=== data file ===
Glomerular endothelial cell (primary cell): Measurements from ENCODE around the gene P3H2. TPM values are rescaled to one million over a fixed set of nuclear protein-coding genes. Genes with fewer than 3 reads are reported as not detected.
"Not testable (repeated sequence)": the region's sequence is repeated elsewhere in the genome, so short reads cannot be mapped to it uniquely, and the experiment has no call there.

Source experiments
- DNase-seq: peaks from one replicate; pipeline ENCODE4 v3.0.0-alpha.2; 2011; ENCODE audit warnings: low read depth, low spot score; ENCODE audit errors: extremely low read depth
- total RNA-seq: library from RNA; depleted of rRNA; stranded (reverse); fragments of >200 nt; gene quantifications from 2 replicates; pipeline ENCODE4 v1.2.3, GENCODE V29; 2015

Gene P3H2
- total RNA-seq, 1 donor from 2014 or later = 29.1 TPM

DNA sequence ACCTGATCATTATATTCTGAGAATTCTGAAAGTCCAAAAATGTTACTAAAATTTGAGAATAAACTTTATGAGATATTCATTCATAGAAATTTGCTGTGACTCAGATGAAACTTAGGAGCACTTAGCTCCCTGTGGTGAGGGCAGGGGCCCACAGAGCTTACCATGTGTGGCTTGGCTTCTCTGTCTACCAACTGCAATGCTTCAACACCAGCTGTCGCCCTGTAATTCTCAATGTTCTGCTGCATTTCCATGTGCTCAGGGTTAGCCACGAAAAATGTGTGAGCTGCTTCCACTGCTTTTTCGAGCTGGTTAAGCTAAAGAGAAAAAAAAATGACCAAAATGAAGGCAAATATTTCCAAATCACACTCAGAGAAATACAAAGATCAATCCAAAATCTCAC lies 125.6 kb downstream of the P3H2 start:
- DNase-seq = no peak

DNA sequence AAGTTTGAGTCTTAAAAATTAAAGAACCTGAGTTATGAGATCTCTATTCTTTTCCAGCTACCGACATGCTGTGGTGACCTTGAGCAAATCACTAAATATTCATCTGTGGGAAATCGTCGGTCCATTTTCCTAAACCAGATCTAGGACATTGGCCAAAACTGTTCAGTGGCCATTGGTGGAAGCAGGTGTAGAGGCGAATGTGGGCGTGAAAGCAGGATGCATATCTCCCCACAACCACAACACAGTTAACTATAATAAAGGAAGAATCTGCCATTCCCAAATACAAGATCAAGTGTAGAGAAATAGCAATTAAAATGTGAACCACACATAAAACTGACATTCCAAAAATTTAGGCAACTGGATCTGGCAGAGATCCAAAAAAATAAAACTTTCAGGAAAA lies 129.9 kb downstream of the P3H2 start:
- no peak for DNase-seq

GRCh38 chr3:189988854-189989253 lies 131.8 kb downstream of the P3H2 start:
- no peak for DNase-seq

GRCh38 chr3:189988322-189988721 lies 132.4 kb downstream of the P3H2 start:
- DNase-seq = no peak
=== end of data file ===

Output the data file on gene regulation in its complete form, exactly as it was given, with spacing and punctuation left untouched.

Glomerular endothelial cell (primary cell): Measurements from ENCODE around the gene P3H2. TPM values are rescaled to one million over a fixed set of nuclear protein-coding genes. Genes with fewer than 3 reads are reported as not detected.
"Not testable (repeated sequence)": the region's sequence is repeated elsewhere in the genome, so short reads cannot be mapped to it uniquely, and the experiment has no call there.

Source experiments
- DNase-seq: peaks from one replicate; pipeline ENCODE4 v3.0.0-alpha.2; 2011; ENCODE audit warnings: low read depth, low spot score; ENCODE audit errors: extremely low read depth
- total RNA-seq: library from RNA; depleted of rRNA; stranded (reverse); fragments of >200 nt; gene quantifications from 2 replicates; pipeline ENCODE4 v1.2.3, GENCODE V29; 2015

Gene P3H2
- total RNA-seq, 1 donor from 2014 or later = 29.1 TPM

DNA sequence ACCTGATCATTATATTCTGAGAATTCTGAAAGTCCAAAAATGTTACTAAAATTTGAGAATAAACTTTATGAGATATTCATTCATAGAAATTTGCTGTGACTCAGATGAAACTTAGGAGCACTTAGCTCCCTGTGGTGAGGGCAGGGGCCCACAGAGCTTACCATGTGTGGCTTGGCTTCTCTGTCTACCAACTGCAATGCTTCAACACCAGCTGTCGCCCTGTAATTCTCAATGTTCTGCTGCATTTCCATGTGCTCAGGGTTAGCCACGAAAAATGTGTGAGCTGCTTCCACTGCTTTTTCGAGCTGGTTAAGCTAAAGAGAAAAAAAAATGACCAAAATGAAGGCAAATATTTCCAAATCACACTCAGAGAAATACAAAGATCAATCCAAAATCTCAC lies 125.6 kb downstream of the P3H2 start:
- DNase-seq = no peak

DNA sequence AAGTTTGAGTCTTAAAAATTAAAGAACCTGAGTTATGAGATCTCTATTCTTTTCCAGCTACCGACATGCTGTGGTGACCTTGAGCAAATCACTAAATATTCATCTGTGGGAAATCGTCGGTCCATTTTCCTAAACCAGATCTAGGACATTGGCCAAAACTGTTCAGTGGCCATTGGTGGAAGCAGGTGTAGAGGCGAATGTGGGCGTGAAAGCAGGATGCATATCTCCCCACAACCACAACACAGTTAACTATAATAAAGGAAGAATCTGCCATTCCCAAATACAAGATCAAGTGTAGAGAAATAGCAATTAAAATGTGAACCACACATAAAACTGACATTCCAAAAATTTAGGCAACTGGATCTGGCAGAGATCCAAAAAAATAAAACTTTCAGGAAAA lies 129.9 kb downstream of the P3H2 start:
- no peak for DNase-seq

GRCh38 chr3:189988854-189989253 lies 131.8 kb downstream of the P3H2 start:
- no peak for DNase-seq

GRCh38 chr3:189988322-189988721 lies 132.4 kb downstream of the P3H2 start:
- DNase-seq = no peak